High cost under new law may affect property investors’ profit margin


Strata regime: Return on investment will always be a consideration as higher cost would certainly affect the possible margin of profit in today’s buyers’ market.

Counting the cost: Investors’ profit margin may be affected under new law

PROPERTY has topped the list of investment options for those who have extra cash. Property investors and those who prefer other instruments, are trying to gain maximum returns on their hard earned money.

Property investment has gained momentum because of the price boom in the last 10 years as seen by the massive development and high take-up rate.

Because the bulk of these properties are stratified residential properties, legislations have been updated for a more efficient delivery of strata titles. Essentially, these new legislations provide more protection to house buyers.

Among these are the Housing Development (Control and Licensing) (Amendment) Act 2012 (“HDAA”), Strata Titles (Amendment) Act 2013 and Strata Management Act 2013 (both “Strata regime”). The Strata Management Act came into effect on June 1, 2015.

Return on investment will always be a consideration as higher cost would certainly affect the possible margin of profit in today’s buyers’ market. While having new legislations are good news for house buyers, these new legislations could also impact the cost of any investment in strata residential property.

For a start, there is now higher compliance cost for the housing developers, as there is an increase in the amount to be deposited in the housing development account.

There is also the new requirement to maintain the common property defects account prior to the delivery of the keys to the house buyers.

This means that under the new regime, developers will have a higher compliance cost, which may indirectly result in fluctuations of property prices. This means developers need to be financially strong and there is the possibility that they may incur financial costs as they try to maintain a feasible and sustainable cash flow.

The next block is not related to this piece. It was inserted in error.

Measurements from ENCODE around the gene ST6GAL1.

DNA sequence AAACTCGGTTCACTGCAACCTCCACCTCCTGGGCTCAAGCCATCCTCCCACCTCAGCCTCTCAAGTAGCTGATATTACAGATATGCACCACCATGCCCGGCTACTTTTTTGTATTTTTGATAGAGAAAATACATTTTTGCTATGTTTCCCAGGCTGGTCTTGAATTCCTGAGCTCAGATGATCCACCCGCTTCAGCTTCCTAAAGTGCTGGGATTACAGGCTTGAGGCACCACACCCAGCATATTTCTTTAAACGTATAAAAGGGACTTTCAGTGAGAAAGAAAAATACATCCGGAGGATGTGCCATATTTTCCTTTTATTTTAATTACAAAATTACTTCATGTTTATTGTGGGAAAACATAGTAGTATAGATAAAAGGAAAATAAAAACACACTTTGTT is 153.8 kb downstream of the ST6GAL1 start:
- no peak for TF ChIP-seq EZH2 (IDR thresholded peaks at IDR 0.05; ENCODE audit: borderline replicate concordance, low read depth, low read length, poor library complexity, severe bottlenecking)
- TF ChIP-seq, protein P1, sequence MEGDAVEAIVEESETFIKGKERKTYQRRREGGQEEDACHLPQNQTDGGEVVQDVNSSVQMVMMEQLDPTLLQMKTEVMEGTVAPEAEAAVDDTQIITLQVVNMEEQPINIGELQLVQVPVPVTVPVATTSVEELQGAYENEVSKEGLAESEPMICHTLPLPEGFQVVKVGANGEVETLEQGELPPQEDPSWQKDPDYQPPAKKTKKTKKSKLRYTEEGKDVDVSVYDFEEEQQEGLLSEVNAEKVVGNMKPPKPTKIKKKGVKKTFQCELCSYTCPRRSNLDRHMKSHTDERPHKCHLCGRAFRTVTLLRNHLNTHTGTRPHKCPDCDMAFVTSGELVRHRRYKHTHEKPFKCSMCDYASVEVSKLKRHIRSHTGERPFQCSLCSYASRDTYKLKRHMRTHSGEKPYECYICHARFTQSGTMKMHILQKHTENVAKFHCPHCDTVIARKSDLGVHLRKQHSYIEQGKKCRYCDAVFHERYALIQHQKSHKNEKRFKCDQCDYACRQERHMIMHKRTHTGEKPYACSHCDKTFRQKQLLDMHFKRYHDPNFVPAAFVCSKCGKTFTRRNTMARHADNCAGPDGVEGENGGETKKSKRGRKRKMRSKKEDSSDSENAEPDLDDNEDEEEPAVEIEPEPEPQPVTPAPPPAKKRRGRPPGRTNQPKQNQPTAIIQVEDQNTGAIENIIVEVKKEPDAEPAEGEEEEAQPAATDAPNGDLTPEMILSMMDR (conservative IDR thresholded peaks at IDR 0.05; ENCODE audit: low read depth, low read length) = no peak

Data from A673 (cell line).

This will discourage the smaller players. Having fewer choices is definitely not good news for the investors.

In addition, there is also a higher transactional cost for those who plan to flip their properties.

The earlier issuance of strata title upon delivery of vacant possession will require investors to fork out expenses related to the stamp duty before selling the completed property to the next buyer.

In other words, there is no longer savings on the stamp duty on transfer for those investors who bought directly from the developers. This lowers the return on investment, not to mention having to bear with the longer and complicated process of double transfers for those who are eager to dispose of the property on delivery of vacant possession.

The new template of the prescribed sale and purchase agreement HDAA (Schedule H) also requires that the payment shall be in compliance with the schedule of payment and no person shall act as stakeholder to collect such payment.

In simpler sense, the developer is no longer allowed to collect booking fee from the investors for their preferred unit and the unit they have selected is only secured upon the signing of the sale and purchase agreement with the 10% payment.

As such, there is no turning back once you have signed on those dotted lines and there is no way to secure your unit of choice with lower amount while you are working on the full 10% deposit.

Another cost that will burden property investors is the maintenance fees charged by the management office when they get their keys to their properties. The new strata regime has provided for the possibility of limited common property usage and the exclusive use of certain facilities – a privilege – which comes with a price tag. If the management adopts any limited common property, they are looking at a two-tier service charges and sinking fund, with one for those who have the use of one set of common properties and the other for the use of limited common property, to be enjoyed only by a selected few.